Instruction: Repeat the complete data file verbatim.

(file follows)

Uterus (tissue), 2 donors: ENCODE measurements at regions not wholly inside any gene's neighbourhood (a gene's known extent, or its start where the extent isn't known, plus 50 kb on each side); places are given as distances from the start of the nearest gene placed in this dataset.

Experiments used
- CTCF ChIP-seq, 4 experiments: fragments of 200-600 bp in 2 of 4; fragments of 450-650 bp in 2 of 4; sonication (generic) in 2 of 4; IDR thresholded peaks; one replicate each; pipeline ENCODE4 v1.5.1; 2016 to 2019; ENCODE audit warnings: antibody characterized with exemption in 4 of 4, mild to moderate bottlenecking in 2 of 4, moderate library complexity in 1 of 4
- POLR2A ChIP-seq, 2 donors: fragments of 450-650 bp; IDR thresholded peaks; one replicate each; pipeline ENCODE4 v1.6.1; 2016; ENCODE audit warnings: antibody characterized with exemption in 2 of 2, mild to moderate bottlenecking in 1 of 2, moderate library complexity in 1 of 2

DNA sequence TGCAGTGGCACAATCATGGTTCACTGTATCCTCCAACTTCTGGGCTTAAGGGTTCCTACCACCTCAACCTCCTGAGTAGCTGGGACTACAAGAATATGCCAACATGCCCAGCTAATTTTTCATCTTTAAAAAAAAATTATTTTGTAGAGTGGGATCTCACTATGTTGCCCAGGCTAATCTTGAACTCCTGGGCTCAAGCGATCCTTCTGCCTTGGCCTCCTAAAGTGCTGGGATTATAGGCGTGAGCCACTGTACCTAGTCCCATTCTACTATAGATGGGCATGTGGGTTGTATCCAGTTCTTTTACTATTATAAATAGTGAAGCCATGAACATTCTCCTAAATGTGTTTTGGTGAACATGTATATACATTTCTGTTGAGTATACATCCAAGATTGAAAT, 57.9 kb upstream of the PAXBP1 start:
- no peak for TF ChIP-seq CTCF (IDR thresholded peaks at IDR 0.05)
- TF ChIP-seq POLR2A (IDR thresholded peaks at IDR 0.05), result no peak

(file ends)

Uterus (tissue), 2 donors: ENCODE measurements at regions not wholly inside any gene's neighbourhood (a gene's known extent, or its start where the extent isn't known, plus 50 kb on each side); places are given as distances from the start of the nearest gene placed in this dataset.

Experiments used
- CTCF ChIP-seq, 4 experiments: fragments of 200-600 bp in 2 of 4; fragments of 450-650 bp in 2 of 4; sonication (generic) in 2 of 4; IDR thresholded peaks; one replicate each; pipeline ENCODE4 v1.5.1; 2016 to 2019; ENCODE audit warnings: antibody characterized with exemption in 4 of 4, mild to moderate bottlenecking in 2 of 4, moderate library complexity in 1 of 4
- POLR2A ChIP-seq, 2 donors: fragments of 450-650 bp; IDR thresholded peaks; one replicate each; pipeline ENCODE4 v1.6.1; 2016; ENCODE audit warnings: antibody characterized with exemption in 2 of 2, mild to moderate bottlenecking in 1 of 2, moderate library complexity in 1 of 2

DNA sequence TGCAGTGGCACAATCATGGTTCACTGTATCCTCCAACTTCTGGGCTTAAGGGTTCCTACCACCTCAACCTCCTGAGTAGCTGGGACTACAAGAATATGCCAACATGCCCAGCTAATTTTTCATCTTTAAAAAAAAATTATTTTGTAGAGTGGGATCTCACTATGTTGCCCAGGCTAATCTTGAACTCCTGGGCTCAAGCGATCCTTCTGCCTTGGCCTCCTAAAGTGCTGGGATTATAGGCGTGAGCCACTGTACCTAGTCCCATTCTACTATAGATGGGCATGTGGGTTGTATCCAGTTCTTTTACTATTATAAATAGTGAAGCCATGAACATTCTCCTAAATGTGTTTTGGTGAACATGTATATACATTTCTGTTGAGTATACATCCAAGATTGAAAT, 57.9 kb upstream of the PAXBP1 start:
- no peak for TF ChIP-seq CTCF (IDR thresholded peaks at IDR 0.05)
- TF ChIP-seq POLR2A (IDR thresholded peaks at IDR 0.05), result no peak